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Why Wind Turbine Gearboxes Fail

Doug Herr General Manager AeroTorque Corporation


David Heidenreich Chief Engineer - AeroTorque Corporation

Despite great efforts to improve the wind turbine gearbox designs, analysis, manufacturing, lubrication systems, control systems, etc., wind
farm operators still suffer costly gearbox repairs and replacements multiple times in the life of their wind turbines. Why?

The NREL Gearbox Reliability Collaborative has answered some of


the key whys to this question. Most gearbox failures do not
begin as gear failures or gear-tooth design deficiencies. The
observed failures appear to initiate at several specific bearing
locations under certain conditions, which may later advance into the
gear teeth as bearing debris and excess clearances cause surface
wear and misalignments. 1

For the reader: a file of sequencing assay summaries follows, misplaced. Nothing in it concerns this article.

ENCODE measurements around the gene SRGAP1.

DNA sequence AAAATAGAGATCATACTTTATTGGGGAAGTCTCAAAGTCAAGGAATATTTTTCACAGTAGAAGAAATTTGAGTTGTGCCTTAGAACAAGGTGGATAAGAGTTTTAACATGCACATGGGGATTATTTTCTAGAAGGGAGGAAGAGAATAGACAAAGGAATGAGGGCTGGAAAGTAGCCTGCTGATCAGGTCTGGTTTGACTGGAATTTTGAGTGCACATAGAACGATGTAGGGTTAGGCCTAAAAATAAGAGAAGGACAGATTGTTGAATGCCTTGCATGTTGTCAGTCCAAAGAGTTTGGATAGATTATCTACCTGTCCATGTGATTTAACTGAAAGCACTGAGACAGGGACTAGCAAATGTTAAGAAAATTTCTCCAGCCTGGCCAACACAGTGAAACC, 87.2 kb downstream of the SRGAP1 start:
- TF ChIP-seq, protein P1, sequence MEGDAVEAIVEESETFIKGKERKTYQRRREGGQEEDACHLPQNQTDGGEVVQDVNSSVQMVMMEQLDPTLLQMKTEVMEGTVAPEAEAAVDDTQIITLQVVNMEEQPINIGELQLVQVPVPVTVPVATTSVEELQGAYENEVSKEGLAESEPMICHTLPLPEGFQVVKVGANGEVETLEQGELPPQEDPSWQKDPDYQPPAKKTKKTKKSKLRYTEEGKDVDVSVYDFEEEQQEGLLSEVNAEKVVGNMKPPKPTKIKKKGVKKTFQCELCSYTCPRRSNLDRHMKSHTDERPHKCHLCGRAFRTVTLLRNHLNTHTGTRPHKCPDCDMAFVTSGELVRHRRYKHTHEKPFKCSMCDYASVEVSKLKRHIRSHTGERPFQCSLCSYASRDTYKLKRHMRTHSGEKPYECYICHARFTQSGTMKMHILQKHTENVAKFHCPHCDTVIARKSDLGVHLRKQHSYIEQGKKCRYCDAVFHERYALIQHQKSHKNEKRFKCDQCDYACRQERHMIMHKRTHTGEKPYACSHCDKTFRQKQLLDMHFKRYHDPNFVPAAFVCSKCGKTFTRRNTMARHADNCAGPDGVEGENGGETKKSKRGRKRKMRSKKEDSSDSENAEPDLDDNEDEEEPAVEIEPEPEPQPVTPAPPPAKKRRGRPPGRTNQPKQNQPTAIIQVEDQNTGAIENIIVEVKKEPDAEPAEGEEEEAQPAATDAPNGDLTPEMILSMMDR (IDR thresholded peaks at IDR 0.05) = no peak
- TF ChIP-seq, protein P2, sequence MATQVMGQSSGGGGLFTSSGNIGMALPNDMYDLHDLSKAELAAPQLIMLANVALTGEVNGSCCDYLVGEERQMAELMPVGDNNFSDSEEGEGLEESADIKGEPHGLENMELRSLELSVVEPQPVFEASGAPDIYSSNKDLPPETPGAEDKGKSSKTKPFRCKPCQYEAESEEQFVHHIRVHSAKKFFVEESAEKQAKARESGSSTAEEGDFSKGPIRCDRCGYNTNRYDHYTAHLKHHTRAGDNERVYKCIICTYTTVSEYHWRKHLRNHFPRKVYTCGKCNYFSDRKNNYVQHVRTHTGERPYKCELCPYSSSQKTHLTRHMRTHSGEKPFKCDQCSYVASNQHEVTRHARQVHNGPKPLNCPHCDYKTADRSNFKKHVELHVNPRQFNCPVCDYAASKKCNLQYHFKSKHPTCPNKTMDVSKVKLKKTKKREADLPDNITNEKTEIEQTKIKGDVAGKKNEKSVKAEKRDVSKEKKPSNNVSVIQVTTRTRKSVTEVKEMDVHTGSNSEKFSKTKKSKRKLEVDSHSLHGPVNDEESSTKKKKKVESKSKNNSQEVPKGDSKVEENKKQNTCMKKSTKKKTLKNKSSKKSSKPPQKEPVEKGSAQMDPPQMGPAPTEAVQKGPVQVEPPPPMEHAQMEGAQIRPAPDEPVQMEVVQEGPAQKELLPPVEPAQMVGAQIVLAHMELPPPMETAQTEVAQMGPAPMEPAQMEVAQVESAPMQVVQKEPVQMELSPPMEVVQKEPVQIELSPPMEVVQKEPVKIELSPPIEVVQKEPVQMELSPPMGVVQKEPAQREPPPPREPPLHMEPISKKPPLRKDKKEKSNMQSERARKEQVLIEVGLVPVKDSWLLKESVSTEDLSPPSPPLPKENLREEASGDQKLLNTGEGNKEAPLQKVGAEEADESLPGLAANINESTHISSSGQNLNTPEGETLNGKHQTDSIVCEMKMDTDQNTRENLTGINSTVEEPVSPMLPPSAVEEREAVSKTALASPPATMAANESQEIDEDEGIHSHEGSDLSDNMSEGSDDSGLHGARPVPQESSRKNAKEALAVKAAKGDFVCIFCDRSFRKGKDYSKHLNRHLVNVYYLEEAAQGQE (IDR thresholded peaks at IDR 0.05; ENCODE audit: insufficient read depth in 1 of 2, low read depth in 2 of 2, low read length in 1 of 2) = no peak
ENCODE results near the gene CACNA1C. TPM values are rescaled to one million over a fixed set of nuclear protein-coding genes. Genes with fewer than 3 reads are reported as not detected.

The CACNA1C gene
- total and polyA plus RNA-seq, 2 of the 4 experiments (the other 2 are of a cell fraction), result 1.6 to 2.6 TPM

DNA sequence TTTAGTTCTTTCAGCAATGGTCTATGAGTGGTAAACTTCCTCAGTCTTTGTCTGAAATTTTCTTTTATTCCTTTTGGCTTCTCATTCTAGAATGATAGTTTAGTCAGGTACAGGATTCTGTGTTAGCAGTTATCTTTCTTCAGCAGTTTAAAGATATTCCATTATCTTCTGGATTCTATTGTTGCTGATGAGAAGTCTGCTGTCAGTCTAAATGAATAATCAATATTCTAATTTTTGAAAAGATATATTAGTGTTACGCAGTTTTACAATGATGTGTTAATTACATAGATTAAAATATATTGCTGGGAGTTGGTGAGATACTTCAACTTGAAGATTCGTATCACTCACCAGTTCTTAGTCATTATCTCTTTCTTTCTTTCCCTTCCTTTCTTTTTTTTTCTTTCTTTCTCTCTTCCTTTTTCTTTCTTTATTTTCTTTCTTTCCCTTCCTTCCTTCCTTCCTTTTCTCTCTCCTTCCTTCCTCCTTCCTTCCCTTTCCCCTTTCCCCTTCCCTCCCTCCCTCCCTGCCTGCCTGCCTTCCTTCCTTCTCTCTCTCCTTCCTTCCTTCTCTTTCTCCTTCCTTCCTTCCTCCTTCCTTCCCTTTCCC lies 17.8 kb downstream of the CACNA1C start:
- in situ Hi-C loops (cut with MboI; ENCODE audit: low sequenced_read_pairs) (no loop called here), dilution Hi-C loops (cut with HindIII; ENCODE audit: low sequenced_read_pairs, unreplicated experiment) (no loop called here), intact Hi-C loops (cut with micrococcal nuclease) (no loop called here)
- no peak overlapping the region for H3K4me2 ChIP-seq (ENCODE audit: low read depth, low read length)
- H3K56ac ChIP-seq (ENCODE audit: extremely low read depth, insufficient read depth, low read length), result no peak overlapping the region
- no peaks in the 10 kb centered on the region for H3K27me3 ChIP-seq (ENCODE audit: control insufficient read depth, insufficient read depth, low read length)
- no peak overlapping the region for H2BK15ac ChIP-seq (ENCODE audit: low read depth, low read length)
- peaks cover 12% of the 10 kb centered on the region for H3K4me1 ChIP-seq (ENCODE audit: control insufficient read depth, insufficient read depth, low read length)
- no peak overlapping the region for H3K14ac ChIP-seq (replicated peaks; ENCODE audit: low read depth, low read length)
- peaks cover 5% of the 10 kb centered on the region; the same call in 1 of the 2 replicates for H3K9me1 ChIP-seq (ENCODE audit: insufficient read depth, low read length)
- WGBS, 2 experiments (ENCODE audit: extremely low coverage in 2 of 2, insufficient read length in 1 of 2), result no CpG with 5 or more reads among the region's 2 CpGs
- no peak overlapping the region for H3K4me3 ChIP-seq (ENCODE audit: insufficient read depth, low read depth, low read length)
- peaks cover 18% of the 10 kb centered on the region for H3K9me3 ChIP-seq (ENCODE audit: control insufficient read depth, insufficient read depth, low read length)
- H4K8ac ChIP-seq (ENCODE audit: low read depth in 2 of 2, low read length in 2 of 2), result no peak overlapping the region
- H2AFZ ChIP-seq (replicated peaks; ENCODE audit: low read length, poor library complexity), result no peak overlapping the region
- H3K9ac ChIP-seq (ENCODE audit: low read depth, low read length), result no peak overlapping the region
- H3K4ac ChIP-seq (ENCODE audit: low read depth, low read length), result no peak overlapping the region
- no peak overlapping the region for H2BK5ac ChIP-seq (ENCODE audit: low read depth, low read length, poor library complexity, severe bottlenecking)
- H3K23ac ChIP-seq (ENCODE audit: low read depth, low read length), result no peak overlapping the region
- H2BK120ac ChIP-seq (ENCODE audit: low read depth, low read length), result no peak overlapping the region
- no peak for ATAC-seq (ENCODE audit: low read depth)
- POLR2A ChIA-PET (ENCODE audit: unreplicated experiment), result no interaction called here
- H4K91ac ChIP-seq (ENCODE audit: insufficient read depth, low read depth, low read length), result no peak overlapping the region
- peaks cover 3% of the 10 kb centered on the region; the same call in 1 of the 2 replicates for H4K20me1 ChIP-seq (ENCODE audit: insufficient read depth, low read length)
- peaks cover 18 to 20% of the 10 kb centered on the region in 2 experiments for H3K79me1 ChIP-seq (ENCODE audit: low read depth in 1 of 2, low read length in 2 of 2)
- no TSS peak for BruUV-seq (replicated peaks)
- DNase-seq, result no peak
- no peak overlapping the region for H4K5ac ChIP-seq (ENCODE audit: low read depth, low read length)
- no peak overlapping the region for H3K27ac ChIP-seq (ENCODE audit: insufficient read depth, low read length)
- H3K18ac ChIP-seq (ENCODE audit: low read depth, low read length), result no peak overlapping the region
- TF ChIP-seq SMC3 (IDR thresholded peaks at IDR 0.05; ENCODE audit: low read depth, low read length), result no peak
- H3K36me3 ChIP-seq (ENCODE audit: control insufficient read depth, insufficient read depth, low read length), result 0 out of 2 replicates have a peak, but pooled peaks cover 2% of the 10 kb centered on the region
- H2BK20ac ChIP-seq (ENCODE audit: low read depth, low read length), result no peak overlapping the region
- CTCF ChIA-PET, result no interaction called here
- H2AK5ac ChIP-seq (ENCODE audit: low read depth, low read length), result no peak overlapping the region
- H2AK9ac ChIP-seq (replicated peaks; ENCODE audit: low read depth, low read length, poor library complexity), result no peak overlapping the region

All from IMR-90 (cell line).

Bearing experts agree that the deterioration of the rollers generally
starts with micropitting, also called grey staining or frosting. This

consists of microscopic cracks only a few microns deep (about


.0001 inches). Individually these cracks are too small to be visible.
As they accumulate they appear as grey stains on the roller surface.
Eventually the bearing roller starts to shed its cracked and weakened
surface losing a small bit of its precision tolerance. Furthermore,
this contaminates the oil with microscopic super hard steel particles
most of which are too small to be filtered out. Why does grey
staining begin? Typically it is a breakdown of the oil film that
separates the rollers from the races.

Bearing rollers showing pitting and spalling damage.